Why urine have blood?

Blood in the Urine (Hematuria)

When blood gets into a person's urine, doctors call it hematuria (hee-ma-TUR-ee-uh). Hematuria is pretty common, and most of the time it's not serious.

Urine is one way our bodies get rid of waste products. The process starts in the kidneys, which remove excess fluids and waste from the blood and turn them into urine. The urine then flows through tubes called ureters into the bladder, where it's stored until we pee it out. If blood cells leak into the urine at any part of the process, it causes hematuria.

There are two kinds of hematuria:

  1. Microscopic hematuria is when blood in the urine is invisible to the naked eye; it only shows up under a microscope. Most of the time, microscopic hematuria goes away without causing any problems. In fact, people might never know they have it unless they get a urine test.
  2. Gross hematuria may sound nasty, but it's usually not — in medicine, "gross" is just a word that describes when something is large or happens in bigger amounts. Gross hematuria just means that enough red blood cells are in a person's urine to turn it red or tea colored. Like microscopic hematuria, gross hematuria often clears up on its own with no problems. Sometimes, though, it can be a sign of a more serious condition.


Teens can get hematuria for many reasons. The more common causes are:

  • bladder or kidney infections
  • defects in the structure of the urinary tract
  • inherited diseases
  • mineral imbalances in the urine, like too much calcium

Other reasons why teens get hematuria are menstruation, vigorous exercise, injuries to the kidneys or urinary tract, and the use of certain medicines — like some over-the-counter pain relievers. Many athletes, especially distance runners, get hematuria from time to time.

In rare cases, hematuria can be a sign of something more serious, like a blood disease or a blood clot. If something like that is going on, hematuria will usually be one of many other symptoms.

Very occasionally, what looks like hematuria might be something else. It's possible (though unlikely) that things like food dye, beets, or certain medications can make a person's urine look red.

What Doctors Do

If you ever see blood in your urine, don't panic. Chances are, it's no big deal, but you'll want to be sure. So tell your mom or dad and see a doctor. If you need treatment, it's good to get started right away.

If you see a doctor about blood in your urine or if microscopic hematuria shows up on a urine test, the doctor will give you a physical examination. He or she will ask you and your parent questions about recent activities and family medical history. You'll probably need to provide a urine sample, which means peeing in a cup.

If the urine test comes back negative, the doctor will probably want another urine sample 1-2 weeks later to make sure the urine is free of red blood cells. If hematuria only happens once, there's usually no need for any treatment.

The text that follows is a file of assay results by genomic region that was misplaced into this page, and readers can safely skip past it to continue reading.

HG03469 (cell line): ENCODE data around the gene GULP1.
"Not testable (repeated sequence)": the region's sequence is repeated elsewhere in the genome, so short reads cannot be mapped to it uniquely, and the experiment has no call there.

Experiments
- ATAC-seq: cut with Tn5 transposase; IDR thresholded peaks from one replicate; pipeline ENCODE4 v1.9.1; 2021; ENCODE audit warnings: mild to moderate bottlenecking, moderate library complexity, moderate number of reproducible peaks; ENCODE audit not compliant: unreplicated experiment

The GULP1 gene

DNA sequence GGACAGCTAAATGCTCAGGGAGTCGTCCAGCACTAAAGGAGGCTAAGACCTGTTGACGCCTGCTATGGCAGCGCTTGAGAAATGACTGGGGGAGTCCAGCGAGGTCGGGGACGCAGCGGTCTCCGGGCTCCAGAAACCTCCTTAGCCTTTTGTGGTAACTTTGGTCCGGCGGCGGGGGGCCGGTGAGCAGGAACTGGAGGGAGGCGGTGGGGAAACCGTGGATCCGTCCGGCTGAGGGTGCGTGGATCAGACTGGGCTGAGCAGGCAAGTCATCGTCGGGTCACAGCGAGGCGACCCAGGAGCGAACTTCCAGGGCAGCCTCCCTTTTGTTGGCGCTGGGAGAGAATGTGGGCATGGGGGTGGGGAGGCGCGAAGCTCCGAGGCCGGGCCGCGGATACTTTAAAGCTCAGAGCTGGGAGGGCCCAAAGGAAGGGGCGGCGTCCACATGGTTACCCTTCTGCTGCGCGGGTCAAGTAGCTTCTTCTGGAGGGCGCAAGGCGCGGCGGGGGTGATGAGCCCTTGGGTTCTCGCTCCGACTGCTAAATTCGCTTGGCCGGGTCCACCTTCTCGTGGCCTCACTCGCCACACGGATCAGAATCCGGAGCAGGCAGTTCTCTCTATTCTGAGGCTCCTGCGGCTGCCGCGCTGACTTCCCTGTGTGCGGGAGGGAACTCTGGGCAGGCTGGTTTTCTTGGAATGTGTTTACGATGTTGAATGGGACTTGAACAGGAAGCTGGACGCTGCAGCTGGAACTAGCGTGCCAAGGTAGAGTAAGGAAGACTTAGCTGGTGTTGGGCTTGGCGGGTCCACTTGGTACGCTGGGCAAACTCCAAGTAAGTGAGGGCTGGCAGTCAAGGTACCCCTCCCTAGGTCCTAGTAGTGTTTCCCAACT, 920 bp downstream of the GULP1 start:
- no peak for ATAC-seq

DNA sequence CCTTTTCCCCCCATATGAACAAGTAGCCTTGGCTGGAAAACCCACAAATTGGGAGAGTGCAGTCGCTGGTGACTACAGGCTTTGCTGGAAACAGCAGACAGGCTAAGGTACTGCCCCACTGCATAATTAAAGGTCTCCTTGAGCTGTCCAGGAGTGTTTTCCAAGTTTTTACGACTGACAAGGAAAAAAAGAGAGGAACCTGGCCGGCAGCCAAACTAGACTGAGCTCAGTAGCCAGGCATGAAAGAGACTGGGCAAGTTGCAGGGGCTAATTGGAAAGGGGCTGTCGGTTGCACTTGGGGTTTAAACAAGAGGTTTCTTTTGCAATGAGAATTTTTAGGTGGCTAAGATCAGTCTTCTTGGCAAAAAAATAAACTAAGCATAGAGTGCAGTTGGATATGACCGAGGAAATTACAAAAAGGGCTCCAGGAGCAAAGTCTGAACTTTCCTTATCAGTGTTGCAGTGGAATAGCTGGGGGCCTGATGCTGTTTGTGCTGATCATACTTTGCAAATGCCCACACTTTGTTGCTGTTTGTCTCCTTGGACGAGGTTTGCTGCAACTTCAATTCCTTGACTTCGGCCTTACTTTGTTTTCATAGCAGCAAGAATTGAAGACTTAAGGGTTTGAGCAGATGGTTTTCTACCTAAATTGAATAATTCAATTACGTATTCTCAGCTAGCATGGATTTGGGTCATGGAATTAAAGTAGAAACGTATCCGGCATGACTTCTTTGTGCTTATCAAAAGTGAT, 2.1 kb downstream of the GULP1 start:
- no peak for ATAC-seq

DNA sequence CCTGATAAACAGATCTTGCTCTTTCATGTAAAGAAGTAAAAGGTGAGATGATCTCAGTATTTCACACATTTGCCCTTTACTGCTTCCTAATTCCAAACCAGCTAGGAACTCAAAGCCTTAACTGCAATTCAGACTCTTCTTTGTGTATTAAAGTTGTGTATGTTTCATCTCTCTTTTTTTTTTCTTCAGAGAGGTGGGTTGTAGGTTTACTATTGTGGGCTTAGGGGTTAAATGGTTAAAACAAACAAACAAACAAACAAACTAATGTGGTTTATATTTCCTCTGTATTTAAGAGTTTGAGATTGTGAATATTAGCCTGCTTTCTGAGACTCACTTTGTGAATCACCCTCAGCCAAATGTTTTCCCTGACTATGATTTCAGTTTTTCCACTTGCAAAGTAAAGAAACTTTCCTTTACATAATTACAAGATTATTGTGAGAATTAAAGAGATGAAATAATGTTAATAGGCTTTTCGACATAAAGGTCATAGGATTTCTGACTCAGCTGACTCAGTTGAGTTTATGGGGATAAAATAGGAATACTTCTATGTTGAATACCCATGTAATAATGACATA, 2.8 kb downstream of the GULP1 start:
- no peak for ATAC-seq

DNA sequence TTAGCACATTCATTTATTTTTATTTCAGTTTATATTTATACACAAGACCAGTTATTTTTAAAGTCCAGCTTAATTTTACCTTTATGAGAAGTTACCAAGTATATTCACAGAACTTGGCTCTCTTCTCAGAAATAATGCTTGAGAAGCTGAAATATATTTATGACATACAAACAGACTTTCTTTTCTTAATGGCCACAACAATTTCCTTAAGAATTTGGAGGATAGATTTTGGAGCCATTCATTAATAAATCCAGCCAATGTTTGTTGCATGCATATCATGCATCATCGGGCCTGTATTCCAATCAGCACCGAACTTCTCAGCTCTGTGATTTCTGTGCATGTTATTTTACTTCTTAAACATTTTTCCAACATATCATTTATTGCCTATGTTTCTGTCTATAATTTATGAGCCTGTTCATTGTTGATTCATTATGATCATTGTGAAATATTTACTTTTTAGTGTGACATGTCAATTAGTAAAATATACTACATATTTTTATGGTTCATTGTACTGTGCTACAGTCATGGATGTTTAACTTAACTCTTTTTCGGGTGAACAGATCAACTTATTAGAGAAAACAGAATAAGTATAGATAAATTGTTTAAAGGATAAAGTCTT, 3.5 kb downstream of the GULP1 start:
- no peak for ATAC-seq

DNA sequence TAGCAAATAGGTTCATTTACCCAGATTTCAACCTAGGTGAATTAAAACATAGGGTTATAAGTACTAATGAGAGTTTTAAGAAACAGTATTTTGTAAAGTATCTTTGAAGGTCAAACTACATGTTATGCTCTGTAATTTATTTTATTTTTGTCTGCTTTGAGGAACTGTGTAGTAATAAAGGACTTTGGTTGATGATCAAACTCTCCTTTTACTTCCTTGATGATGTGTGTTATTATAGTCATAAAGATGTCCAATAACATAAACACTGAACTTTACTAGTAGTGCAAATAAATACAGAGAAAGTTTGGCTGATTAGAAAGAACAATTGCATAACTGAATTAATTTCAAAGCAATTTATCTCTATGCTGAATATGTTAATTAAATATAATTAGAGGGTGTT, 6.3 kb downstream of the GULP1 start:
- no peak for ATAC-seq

What if tests show you have microscopic hematuria? If you don't have any symptoms like pain or fever, you haven't had a recent injury, and there's no protein in your urine, your doctor will repeat a urine test several times over a few months to see if you still have blood in your urine.

I know why I have a chemical

by BMG-243

Imbalance in my brain. I have a b6 dependency and this nutrient is needed for both tyrptophan (serotonin) and dopamine levels. So, to say that this is not the case, sorry, but you can not ever prove a negative. And that is what you are tyring to prove here.
And yes there are tests, urine and blood tests, that will show what neurotransmitters are low. This is not something most shrinks know about or seem to care about, but these tests are available.

You might also like:
FAQ: My Urine Has A Strong Odor On Meta Switch, Why
FAQ: My Urine Has A Strong Odor On Meta Switch, Why
Why Sight Of Blood Causes Fainting
Why Sight Of Blood Causes Fainting

INDIA: Custodial deaths and torture by police must end in Meghalaya  — Asian Human Rights Commission News
CSWO has received information that he has been beaten up mercilessly and was hospitalized as he sustained internal injuries. He was vomiting and urinating blood. He was again 'suspected' of having links with a group United A'chik Liberation Army UALA.

New whistle-blower says Phoenix VA concealed deaths  — azcentral.com
Late last year, DeWenter said, she struggled to find an appointment for a Navy veteran who reported urinating blood.

Radcliffe Publishing Ltd A Guide to Laboratory Investigations 6e
eBooks (Radcliffe Publishing Ltd)

Whistle-blower: Arizona VA took more efforts to hide vet deaths  — WJCL News
She finally had an appointment available for a Navy veteran who had come to the VA months earlier urinating blood. “I called the family. And that's when I found out that he was dead,” she said. Turning point. DeWenter would not tell CNN the patient's name.

Related Posts